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    Aug 16, 2011 5:53 PM GMT
    And yes, most Europeans do speak like 6 languages....
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    Aug 16, 2011 6:12 PM GMT
    MuchMoreThanMuscle saidDepends on the country in Europe and also if you're in a major metropolitan area.

    When I did a pilgrimage across all of northern Spain all the Spaniards and French people I met (either from the south of France or throughout the north of Spain) did not speak any other language other than their native tongue.

    I met two Spanish women who could speak English and two French woman who could speak English as well.


    Compared to Central and Northern Europe, indeed Spaniards seldom speak another language besides Spanish and their regional language (Basque, Galician, Catalan). A few years ago Prime Minister Zapatero launched a campaign to reform foreign language education in Spain citing that only 12% of the population has a working knowledge of English.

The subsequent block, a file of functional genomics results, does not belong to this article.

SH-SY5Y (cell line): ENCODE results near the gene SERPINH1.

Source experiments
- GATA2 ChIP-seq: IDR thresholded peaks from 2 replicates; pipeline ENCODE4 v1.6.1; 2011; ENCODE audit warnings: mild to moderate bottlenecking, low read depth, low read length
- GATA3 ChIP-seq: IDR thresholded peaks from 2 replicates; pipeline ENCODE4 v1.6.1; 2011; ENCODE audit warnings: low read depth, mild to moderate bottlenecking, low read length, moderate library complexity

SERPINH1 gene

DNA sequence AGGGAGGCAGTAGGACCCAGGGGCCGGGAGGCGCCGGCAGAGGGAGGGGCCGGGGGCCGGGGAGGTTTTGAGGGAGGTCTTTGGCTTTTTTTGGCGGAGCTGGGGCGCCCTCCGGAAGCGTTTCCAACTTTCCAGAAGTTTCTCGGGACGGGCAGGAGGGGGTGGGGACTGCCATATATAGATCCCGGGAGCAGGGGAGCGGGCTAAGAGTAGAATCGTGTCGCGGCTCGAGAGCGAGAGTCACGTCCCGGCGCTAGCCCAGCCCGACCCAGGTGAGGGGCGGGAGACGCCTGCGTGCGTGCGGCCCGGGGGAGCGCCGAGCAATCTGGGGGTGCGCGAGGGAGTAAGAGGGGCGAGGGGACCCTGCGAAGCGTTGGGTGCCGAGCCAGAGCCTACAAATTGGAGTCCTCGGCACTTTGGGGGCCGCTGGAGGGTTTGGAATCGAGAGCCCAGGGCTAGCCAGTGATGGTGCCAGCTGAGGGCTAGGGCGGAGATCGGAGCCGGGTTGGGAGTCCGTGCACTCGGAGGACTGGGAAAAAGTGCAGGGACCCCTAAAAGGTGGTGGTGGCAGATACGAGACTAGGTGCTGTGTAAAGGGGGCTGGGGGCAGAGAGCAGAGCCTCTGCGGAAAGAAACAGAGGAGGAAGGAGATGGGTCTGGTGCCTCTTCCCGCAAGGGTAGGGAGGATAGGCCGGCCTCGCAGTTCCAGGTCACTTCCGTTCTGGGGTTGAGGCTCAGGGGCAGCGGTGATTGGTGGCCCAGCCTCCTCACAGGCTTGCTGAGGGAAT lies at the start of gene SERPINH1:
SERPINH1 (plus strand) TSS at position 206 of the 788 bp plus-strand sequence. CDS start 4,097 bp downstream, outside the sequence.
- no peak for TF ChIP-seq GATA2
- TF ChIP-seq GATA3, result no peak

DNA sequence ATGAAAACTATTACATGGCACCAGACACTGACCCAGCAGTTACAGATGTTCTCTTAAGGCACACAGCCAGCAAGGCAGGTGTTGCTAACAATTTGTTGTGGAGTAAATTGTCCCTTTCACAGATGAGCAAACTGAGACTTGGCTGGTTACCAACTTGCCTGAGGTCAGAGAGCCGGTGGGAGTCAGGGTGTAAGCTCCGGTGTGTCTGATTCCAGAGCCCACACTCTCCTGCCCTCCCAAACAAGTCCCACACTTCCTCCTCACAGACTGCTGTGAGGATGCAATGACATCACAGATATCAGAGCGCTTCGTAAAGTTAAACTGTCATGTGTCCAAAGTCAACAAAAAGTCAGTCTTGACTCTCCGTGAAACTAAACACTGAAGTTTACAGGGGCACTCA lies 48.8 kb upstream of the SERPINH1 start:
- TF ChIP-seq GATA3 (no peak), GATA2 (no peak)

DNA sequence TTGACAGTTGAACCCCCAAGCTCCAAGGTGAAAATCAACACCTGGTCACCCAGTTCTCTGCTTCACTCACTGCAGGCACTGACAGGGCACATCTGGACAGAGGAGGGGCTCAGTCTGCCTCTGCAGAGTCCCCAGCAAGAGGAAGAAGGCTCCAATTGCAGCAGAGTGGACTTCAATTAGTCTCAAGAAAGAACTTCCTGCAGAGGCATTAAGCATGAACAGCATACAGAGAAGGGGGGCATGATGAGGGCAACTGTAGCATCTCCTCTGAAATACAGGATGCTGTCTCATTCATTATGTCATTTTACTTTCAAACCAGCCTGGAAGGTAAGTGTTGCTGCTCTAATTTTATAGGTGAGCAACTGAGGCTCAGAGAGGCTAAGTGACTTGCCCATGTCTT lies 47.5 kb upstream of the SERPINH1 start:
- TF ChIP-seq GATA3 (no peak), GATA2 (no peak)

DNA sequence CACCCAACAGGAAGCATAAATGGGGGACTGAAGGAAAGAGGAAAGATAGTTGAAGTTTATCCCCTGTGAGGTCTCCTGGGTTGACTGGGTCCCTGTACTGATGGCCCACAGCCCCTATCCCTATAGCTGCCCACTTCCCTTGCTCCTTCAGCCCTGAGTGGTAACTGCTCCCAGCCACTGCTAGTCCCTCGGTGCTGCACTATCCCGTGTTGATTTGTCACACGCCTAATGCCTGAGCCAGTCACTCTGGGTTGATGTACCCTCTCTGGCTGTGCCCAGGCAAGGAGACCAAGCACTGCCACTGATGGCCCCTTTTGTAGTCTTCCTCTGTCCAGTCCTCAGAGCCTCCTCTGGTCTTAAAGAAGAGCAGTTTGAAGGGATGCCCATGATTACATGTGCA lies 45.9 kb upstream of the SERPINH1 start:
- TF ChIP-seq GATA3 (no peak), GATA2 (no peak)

Heh, the funny thing is one of the common arguments I hear about immigrants in the US is that they never learn English. I can tell you right now that I've known far more many Latin Americans who speak English than Spaniards. But that's because the US's proximity to Latin America allows for American influence. Many people there become interested in learning English. The UK doesn't have a similar effect on Spain despite its proximity. Although there are more British citizens immigrating to Spain than the other way around!
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    Aug 16, 2011 6:22 PM GMT